The ease of staying in bed and scrolling through dozens of men hundreds of feet away without having to go to a bar or club provides a layer of security. There’s no fear of face-to-face rejection, and if you’re not into someone else, silence can get your message across. But I can only imagine what older men feel when they look back on their days where the art of cruising superseded a profile pic or the perfect Grindr or Scruff bio. The challenges of having to formulate thoughts and conversation on a whim without the distance of a phone screen between two parties seems mind-boggling for some. There would be no room for long, awkward pauses or the chance to “block” someone who didn’t fit into our cookie-cutter ideals. I’d give up my phone for a day just to experience that face-to-face interaction without technology, without a phone to even jot down a number or email address.
Even though our community was fighting the devastating AIDS epidemic in the ’80s and ’90s, the bond between men was tight. It came in the form of safe places, clubs, and bars where cruising strengthened our vow to living as authentically gay as possible. I agree times have changed. There’s no need to escape to a bar or club where 99.9 percent of the clientele are gay men. Acceptance from the outside is now part of our culture. It’s why we’ve ultimately ditched those venues to meet new people for friendships or hookups. It’s why an overwhelming number of younger men spend about an hour of their day on apps like Grindr. According to We Are Flint, 42 percent of Grindr users in 2018 were between the ages of 18 and 34. Scruff users tend to fall into the older age bracket as the app is geared towards more mature clientele.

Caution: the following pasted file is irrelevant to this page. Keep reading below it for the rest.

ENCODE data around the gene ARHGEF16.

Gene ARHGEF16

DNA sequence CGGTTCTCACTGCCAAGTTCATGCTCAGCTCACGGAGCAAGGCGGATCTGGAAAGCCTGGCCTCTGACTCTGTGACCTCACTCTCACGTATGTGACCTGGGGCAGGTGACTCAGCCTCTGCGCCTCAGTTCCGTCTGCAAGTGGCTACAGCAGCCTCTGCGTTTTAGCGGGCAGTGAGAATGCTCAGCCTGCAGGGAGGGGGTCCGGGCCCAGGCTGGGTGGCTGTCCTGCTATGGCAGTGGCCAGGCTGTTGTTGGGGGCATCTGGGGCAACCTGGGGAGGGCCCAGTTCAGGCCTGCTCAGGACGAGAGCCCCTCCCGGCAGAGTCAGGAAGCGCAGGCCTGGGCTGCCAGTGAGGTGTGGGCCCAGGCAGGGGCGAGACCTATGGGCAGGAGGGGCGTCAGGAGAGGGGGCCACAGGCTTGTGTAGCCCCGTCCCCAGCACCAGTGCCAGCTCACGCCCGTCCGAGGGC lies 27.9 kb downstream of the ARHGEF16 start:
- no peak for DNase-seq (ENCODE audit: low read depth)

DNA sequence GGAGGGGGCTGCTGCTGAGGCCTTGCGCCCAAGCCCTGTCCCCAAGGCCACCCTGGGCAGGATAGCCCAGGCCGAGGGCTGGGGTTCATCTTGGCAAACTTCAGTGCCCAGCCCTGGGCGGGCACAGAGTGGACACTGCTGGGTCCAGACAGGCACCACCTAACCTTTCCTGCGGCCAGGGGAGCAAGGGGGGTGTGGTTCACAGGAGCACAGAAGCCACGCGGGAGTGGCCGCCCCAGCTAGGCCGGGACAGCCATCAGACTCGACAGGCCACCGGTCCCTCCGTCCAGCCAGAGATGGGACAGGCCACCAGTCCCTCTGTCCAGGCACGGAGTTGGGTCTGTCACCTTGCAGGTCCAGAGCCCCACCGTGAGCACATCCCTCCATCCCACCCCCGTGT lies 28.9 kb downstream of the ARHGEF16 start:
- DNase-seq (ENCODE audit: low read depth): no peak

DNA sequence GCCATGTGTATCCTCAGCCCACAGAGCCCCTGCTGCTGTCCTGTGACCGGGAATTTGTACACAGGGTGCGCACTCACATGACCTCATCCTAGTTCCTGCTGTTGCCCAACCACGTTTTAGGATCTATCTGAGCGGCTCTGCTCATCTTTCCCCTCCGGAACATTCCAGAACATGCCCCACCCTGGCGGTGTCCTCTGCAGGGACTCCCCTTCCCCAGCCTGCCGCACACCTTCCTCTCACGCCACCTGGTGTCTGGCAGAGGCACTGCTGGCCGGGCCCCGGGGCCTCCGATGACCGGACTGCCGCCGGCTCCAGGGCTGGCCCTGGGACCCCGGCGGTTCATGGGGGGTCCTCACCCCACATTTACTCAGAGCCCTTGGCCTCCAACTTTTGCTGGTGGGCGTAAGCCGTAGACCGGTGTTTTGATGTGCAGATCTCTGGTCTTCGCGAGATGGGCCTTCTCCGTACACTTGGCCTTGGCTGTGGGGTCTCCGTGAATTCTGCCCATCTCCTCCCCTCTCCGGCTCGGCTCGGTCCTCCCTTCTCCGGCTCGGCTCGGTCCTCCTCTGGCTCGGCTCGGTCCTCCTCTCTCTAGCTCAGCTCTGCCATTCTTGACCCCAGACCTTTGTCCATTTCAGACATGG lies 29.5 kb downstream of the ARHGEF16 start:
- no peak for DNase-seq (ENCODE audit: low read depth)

In an interview with Slate.com in 2018, Fiona Anderson, the author of Monks of the Dead River: Cruising New York’s Ruined Waterfront in the late 1970s and a lecturer of art history at Newcastle University in the United Kingdom, said the act of cruising is becoming an unknown term amongst young gay men.